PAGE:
Value is a subjective monetary equivalent that represents the importance or usefulness that a person places on something. If that value increases steadily over time, the item can become an investment. Collectables and commemoratives fall into that category because of the expectation that, as they get older and rarer, the amount people will pay for them will go up—especially if they’re unused or new in the box. Some commemorative firearms are also in that category because they have value when it comes to functioning as rifles, pistols or shotguns, and because they have been transformed into unique works of art.
Ever since their first appearance, firearms have been customized, engraved, personalized and modified for each shooter’s needs, wants and tastes. In the 1870s, a delegation from China visited Ilion, N.Y., and presented the Remington brothers a brace of 16th century Miquelet Lock guns. These Ming dynasty firearms had incredibly advanced peep sights for long-distance shooting and were covered with ornate and beautiful carvings and engraving. That pair of old Asian flintlocks proves that the merging of art and firearms is obviously a global phenomenon—and one of the oldest collecting hobbies around. It also means that, just like today, over 500 years ago some poor guy had to explain to his wife in Nanjing that the engraved firearm he just bought was a great investment! Because of this timeless demand, collecting commemorative firearms is a popular hobby today, with many different kinds of engraved, embossed and inlaid pistols, rifles and shotguns now available from a variety of companies.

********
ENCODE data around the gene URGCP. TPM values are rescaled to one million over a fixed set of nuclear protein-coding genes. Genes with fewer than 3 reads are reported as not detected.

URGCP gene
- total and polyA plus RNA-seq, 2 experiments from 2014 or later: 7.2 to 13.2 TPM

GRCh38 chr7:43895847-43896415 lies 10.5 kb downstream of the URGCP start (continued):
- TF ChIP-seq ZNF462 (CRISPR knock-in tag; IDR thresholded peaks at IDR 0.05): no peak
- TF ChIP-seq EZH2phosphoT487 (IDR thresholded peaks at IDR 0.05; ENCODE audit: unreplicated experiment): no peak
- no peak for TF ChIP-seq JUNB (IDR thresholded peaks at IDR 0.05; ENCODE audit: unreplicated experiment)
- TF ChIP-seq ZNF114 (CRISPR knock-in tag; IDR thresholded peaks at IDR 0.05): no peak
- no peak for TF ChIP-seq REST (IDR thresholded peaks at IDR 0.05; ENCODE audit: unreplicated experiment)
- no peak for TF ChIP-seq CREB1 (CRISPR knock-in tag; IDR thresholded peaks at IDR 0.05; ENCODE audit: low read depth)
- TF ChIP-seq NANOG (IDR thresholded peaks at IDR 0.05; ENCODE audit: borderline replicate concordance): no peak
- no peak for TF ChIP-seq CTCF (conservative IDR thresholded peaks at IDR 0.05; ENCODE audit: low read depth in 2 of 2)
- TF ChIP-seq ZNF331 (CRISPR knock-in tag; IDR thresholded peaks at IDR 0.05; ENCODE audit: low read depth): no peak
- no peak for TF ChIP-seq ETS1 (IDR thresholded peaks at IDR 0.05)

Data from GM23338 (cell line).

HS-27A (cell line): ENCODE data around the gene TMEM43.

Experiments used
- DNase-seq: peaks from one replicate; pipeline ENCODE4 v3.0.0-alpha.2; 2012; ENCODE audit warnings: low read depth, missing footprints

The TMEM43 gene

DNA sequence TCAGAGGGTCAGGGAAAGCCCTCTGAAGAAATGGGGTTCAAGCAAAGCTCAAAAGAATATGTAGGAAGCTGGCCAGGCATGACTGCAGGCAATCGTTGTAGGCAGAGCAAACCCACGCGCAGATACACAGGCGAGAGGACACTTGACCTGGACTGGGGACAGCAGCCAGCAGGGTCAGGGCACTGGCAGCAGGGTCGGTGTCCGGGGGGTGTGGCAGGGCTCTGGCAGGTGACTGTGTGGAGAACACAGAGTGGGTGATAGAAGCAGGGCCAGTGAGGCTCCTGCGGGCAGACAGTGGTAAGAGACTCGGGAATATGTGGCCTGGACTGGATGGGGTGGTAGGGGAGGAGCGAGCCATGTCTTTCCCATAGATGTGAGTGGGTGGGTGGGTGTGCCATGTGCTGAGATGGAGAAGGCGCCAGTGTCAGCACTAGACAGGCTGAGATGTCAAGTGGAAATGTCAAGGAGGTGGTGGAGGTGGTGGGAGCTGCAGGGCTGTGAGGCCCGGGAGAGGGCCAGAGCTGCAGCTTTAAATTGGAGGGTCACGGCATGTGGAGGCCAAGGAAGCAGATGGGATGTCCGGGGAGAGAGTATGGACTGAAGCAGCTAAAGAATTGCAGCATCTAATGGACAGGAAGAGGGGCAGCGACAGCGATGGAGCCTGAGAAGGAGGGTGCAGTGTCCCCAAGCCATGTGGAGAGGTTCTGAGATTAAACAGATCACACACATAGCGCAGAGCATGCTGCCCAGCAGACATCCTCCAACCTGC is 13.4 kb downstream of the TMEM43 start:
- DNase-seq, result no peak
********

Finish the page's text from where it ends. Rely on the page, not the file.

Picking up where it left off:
Now, having said that, not every commemorative firearm increases in value, so every purchase needs to be tempered with the fact that over time it may not be worth much more than its bland cousins. This means obtaining one as an investment is a risk. But, picking an engraved and inlaid firearm because it represents an important event, organization or part of your life—something that you will show with pride and pass on to your kids—is what provides value beyond what you’ll make selling the gun.
Most commemorative firearms are at their highest value unused, unshot and practically untouched. Even if just one round is shot through the barrel or if the cylinder of a revolver has been rotated, leaving the smallest wear marks, the selling price plummets. However, there are many commemoratives being built as fully functional firearms that also honor a specific person, event or location. Here’s a rundown of some notable models.